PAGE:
How My Life Changed After I Became Vegan
I've always been an animal lover. In fact, growing up I had a few different (all animal-related) dream jobs: becoming a zookeeper, a dolphin trainer, or Jane Goodall so I could spend my days hanging with monkeys.
The sad part is it didn't hit me until much later how contradictory that was with my diet: I wanted nothing more than to keep living creatures safe and wouldn't hurt a fly (or bee), yet I was eating meat, dairy, and eggs at nearly every single meal. When the realization finally sets in that those burgers and wings are sweet and innocent cows and chickens, it changes everything.
How My Vegan Journey Started
I'll never forget when I watched my first documentary about how farm animals are raised. From the moment these animals are born into the meat and dairy industry to the time they reach the slaughterhouse, I saw how completely horrendous farm animals' lives are.
I honestly hadn't thought much about where the food I ate came from—partly because I grew up in Iowa and animal products are a staple, and partly because the highly-processed, standard American diet (which I like to think is abbreviated as "SAD" for a reason) is so disconnected from our food supply. You grow up thinking of your cheeseburger as a cheeseburger, not part of a cow.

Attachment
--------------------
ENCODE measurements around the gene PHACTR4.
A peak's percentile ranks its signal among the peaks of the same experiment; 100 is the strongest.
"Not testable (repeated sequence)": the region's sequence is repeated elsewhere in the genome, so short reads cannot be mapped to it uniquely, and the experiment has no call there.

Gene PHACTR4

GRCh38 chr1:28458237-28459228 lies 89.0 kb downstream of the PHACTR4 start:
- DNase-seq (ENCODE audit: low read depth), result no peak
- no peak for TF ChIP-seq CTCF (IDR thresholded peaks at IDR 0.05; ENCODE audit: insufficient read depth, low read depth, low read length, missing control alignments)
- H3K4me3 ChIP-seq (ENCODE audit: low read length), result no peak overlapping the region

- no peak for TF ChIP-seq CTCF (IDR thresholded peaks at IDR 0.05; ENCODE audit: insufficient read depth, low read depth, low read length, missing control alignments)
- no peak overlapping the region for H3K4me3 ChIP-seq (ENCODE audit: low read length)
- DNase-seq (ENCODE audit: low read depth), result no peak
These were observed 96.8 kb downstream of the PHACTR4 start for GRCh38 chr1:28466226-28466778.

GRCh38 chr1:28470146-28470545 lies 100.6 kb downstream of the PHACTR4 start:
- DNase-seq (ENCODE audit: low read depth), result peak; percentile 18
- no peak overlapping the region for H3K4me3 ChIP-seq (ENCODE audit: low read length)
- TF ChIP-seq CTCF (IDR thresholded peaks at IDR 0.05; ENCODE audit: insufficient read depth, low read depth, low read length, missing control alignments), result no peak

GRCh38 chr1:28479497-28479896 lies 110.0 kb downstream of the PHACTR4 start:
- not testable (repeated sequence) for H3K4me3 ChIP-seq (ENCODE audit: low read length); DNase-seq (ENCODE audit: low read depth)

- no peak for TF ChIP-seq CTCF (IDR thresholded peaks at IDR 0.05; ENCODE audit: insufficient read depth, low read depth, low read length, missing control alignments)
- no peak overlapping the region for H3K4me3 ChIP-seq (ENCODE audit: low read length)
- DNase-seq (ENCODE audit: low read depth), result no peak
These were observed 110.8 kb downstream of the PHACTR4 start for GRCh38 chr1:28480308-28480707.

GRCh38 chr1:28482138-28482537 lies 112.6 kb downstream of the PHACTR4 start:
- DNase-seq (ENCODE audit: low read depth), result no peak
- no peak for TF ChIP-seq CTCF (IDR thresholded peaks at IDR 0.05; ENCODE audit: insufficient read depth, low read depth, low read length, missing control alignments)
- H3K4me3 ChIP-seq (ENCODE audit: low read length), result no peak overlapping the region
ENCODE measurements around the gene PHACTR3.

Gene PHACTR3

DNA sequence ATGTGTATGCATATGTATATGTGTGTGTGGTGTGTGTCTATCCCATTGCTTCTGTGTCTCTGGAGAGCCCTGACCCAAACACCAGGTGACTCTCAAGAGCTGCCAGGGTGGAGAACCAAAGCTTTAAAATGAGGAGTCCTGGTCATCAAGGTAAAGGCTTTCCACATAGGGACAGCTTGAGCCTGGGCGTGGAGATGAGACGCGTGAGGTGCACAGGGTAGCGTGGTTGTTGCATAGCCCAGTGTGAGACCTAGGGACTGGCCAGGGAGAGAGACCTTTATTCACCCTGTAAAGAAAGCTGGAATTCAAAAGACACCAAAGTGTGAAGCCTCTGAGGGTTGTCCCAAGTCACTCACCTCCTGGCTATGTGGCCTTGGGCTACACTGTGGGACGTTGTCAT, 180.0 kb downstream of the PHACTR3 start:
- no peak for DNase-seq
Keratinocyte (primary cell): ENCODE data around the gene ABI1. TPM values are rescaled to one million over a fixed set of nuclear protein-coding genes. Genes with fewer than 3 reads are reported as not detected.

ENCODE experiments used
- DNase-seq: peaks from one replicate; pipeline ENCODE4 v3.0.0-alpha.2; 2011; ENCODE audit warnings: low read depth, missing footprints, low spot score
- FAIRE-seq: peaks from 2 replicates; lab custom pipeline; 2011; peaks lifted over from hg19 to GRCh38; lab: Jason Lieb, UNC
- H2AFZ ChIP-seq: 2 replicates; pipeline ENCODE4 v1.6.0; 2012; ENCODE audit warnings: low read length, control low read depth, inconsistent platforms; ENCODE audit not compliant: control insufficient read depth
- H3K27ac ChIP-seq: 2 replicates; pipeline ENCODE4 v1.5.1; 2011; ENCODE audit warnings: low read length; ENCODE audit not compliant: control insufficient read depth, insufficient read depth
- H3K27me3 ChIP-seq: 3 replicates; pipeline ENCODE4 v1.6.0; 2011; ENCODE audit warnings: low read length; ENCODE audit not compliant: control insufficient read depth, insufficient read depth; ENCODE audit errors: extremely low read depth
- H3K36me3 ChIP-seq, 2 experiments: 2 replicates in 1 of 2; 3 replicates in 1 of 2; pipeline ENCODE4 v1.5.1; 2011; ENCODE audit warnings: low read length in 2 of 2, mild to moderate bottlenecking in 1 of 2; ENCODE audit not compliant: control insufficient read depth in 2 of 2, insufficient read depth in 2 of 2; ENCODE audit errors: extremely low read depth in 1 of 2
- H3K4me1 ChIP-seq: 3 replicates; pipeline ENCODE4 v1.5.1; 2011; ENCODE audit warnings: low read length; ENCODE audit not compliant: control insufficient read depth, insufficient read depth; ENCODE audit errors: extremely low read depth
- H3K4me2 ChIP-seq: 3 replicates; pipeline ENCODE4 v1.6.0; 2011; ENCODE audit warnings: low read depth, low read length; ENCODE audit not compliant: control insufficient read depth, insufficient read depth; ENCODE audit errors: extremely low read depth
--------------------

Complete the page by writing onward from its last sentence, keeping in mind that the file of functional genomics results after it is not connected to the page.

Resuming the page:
The instant I pressed play on that video, I completely lost it. After seeing the reality of what I was eating, changing my ways wasn't even a decision to consider. I never ate another bite of meat again, and over the next few months, I continued to become more and more curious about other parts of my diet as well.
I'll be honest: At first, I didn't want to know where things like milk, cheese, and eggs really came from; I was scared of the truth. But after visiting farm sanctuaries in my area and doing research of my own, it became clear that the egg and dairy industry was just as bad, if not worse, than the meat industry.
No wonder there are laws preventing people from secretly filming the daily abuse that goes down in factory farms or at the slaughterhouse—if people knew the truth about how their food gets to their plates, they wouldn't want to eat it.
At the sanctuaries, I saw chickens missing the very sensitive tips of their beaks due to a painful debeaking process (something both poultry and egg producers do), baby cows who had been separated from their mothers at dairy farms and would have been sold for veal, and pigs who had been saved after being tossed in a dumpster and left for dead, all because they weren't seen as profitable. Knowing this—and so much worse—happens to animals every single day still makes me break down and cry, and it's why I couldn't just be a vegetarian. I had to dive in all the way.
Navigating My New Diet—At Home and Beyond
Now, I'm not going to lie: Figuring out an entirely new diet was really hard for me at first—especially as someone who's not a huge fan of vegetables—and it took me a long time to learn how to become a healthy vegan, not just one whose diet consisted of 90 percent carbs.